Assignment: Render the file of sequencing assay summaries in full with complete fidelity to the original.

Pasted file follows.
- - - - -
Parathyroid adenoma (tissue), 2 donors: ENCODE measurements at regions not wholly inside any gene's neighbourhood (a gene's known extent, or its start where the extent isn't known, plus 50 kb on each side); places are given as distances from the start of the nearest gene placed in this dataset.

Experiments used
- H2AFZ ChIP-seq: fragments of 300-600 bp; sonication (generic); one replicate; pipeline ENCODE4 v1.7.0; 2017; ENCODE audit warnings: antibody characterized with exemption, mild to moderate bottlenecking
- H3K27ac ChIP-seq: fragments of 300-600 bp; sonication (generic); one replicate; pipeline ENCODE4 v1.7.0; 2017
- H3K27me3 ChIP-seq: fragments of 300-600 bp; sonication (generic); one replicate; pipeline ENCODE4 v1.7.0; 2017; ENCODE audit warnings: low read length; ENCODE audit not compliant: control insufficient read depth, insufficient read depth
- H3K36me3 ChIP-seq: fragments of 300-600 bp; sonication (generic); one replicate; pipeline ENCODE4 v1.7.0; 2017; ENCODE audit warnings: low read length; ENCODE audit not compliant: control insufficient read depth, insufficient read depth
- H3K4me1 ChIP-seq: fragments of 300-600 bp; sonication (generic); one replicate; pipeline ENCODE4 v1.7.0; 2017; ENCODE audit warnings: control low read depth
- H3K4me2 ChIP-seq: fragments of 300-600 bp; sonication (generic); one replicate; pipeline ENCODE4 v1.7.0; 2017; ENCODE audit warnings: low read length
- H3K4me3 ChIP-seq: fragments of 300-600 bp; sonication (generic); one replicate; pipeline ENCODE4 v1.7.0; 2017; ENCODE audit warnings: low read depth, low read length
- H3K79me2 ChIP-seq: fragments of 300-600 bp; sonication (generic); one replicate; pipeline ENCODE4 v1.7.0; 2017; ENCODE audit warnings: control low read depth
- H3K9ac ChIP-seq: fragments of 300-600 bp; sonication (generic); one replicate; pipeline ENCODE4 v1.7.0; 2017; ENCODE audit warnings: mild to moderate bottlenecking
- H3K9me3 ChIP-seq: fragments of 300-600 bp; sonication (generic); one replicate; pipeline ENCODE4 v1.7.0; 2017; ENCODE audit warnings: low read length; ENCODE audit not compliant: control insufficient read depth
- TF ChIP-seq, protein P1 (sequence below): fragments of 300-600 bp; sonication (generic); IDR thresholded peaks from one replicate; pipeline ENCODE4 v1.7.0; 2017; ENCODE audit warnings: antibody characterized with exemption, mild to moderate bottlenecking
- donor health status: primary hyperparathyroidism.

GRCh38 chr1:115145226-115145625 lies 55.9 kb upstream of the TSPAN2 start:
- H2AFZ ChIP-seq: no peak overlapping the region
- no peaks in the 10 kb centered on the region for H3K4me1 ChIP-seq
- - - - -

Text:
Parathyroid adenoma (tissue), 2 donors: ENCODE measurements at regions not wholly inside any gene's neighbourhood (a gene's known extent, or its start where the extent isn't known, plus 50 kb on each side); places are given as distances from the start of the nearest gene placed in this dataset.

Experiments used
- H2AFZ ChIP-seq: fragments of 300-600 bp; sonication (generic); one replicate; pipeline ENCODE4 v1.7.0; 2017; ENCODE audit warnings: antibody characterized with exemption, mild to moderate bottlenecking
- H3K27ac ChIP-seq: fragments of 300-600 bp; sonication (generic); one replicate; pipeline ENCODE4 v1.7.0; 2017
- H3K27me3 ChIP-seq: fragments of 300-600 bp; sonication (generic); one replicate; pipeline ENCODE4 v1.7.0; 2017; ENCODE audit warnings: low read length; ENCODE audit not compliant: control insufficient read depth, insufficient read depth
- H3K36me3 ChIP-seq: fragments of 300-600 bp; sonication (generic); one replicate; pipeline ENCODE4 v1.7.0; 2017; ENCODE audit warnings: low read length; ENCODE audit not compliant: control insufficient read depth, insufficient read depth
- H3K4me1 ChIP-seq: fragments of 300-600 bp; sonication (generic); one replicate; pipeline ENCODE4 v1.7.0; 2017; ENCODE audit warnings: control low read depth
- H3K4me2 ChIP-seq: fragments of 300-600 bp; sonication (generic); one replicate; pipeline ENCODE4 v1.7.0; 2017; ENCODE audit warnings: low read length
- H3K4me3 ChIP-seq: fragments of 300-600 bp; sonication (generic); one replicate; pipeline ENCODE4 v1.7.0; 2017; ENCODE audit warnings: low read depth, low read length
- H3K79me2 ChIP-seq: fragments of 300-600 bp; sonication (generic); one replicate; pipeline ENCODE4 v1.7.0; 2017; ENCODE audit warnings: control low read depth
- H3K9ac ChIP-seq: fragments of 300-600 bp; sonication (generic); one replicate; pipeline ENCODE4 v1.7.0; 2017; ENCODE audit warnings: mild to moderate bottlenecking
- H3K9me3 ChIP-seq: fragments of 300-600 bp; sonication (generic); one replicate; pipeline ENCODE4 v1.7.0; 2017; ENCODE audit warnings: low read length; ENCODE audit not compliant: control insufficient read depth
- TF ChIP-seq, protein P1 (sequence below): fragments of 300-600 bp; sonication (generic); IDR thresholded peaks from one replicate; pipeline ENCODE4 v1.7.0; 2017; ENCODE audit warnings: antibody characterized with exemption, mild to moderate bottlenecking
- donor health status: primary hyperparathyroidism.

GRCh38 chr1:115145226-115145625 lies 55.9 kb upstream of the TSPAN2 start:
- H2AFZ ChIP-seq: no peak overlapping the region
- no peaks in the 10 kb centered on the region for H3K4me1 ChIP-seq